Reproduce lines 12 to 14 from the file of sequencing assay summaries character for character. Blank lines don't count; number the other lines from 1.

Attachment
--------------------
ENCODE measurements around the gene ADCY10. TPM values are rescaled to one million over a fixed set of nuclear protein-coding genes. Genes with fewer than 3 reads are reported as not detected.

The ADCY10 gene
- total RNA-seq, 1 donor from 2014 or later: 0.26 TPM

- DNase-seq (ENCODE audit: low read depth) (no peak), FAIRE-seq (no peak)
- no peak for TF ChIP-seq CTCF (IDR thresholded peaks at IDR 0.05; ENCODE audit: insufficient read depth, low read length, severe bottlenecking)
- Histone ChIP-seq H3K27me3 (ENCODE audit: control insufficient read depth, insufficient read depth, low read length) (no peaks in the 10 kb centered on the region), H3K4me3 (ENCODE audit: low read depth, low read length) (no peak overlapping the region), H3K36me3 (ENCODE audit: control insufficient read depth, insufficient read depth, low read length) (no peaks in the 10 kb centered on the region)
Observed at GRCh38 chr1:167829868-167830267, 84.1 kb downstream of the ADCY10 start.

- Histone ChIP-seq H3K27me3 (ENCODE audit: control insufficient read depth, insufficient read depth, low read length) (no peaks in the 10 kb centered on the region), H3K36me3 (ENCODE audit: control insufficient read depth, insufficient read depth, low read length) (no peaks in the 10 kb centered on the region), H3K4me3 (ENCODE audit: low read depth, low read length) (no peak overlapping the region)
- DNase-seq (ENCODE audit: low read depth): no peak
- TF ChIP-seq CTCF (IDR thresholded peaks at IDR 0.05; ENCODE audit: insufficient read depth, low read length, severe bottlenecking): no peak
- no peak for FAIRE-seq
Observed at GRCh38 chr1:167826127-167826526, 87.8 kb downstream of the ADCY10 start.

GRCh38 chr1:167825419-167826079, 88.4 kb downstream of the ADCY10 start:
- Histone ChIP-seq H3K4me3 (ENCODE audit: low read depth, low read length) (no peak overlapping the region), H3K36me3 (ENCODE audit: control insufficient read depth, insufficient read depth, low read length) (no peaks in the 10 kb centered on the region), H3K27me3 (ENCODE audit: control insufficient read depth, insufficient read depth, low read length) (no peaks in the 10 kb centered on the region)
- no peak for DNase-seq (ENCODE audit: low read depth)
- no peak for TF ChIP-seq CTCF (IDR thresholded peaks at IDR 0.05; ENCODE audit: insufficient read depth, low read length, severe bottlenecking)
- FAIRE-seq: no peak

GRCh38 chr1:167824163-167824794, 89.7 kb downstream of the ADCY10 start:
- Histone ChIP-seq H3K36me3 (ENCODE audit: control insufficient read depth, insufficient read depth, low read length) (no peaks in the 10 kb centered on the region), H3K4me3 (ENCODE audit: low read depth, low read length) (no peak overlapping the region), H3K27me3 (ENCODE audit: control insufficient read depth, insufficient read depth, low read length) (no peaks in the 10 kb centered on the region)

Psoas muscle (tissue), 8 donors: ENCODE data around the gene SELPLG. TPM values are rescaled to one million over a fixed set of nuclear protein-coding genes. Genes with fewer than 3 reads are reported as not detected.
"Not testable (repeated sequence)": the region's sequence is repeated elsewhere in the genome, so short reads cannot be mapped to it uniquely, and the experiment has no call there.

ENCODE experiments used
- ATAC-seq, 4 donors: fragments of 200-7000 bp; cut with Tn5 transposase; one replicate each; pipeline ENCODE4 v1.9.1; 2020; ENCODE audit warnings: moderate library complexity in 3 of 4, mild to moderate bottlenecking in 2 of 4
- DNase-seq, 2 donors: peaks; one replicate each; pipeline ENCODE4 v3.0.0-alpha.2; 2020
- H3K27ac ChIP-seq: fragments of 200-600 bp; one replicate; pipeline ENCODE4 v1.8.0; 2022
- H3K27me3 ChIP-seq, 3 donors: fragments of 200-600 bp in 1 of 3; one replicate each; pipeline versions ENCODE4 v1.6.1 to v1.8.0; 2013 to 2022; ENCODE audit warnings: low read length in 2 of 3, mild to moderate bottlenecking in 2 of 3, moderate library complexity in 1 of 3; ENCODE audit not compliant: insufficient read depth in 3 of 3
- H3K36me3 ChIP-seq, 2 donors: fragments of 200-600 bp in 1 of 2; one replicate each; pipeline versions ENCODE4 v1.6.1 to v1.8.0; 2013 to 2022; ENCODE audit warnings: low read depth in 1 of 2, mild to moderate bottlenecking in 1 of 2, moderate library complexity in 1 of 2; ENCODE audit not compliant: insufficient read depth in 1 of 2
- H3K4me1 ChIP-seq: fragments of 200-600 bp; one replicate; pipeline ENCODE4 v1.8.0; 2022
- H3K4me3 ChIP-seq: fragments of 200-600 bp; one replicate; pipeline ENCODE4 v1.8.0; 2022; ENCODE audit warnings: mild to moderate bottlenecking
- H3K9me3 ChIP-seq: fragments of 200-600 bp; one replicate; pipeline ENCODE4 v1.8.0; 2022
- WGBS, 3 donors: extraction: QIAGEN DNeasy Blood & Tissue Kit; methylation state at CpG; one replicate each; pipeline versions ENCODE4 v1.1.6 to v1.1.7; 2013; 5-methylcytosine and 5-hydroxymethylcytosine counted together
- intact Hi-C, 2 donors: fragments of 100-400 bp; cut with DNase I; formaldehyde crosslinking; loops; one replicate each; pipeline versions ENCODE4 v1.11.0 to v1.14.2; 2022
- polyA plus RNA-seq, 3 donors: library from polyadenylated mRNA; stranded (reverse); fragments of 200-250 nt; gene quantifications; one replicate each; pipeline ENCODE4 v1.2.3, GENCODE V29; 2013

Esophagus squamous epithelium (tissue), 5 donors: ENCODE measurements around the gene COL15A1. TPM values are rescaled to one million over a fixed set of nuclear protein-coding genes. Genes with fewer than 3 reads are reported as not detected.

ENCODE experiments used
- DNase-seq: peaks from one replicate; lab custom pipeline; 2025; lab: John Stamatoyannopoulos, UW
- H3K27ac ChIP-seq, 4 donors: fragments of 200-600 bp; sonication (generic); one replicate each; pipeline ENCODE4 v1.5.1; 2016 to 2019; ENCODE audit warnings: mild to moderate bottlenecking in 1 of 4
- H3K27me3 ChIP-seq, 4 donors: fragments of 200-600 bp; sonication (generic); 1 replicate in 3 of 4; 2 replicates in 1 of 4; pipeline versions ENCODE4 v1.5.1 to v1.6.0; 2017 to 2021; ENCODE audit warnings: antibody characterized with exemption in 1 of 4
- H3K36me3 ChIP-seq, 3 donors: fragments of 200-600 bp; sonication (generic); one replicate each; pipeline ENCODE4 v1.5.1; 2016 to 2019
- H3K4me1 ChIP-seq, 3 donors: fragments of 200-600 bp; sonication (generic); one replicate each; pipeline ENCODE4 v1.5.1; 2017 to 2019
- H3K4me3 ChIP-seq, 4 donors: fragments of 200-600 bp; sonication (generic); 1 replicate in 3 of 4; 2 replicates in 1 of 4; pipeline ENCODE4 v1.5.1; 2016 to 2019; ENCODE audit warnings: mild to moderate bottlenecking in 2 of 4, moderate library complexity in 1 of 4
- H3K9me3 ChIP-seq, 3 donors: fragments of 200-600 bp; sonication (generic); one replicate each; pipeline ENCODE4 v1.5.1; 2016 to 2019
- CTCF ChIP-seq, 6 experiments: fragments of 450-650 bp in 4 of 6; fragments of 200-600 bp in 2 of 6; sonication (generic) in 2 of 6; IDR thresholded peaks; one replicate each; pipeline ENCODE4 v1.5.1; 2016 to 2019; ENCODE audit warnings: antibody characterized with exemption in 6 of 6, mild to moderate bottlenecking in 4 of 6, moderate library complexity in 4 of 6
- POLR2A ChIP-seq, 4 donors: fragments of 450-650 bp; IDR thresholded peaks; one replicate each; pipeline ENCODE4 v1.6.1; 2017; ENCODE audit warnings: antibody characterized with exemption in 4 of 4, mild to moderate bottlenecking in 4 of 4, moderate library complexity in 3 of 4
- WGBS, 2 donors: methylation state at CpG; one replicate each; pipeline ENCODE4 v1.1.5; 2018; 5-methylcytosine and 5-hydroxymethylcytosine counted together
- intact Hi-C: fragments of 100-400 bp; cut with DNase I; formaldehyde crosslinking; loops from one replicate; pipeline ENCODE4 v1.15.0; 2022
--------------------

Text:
Observed at GRCh38 chr1:167826127-167826526, 87.8 kb downstream of the ADCY10 start.

GRCh38 chr1:167825419-167826079, 88.4 kb downstream of the ADCY10 start:
- Histone ChIP-seq H3K4me3 (ENCODE audit: low read depth, low read length) (no peak overlapping the region), H3K36me3 (ENCODE audit: control insufficient read depth, insufficient read depth, low read length) (no peaks in the 10 kb centered on the region), H3K27me3 (ENCODE audit: control insufficient read depth, insufficient read depth, low read length) (no peaks in the 10 kb centered on the region)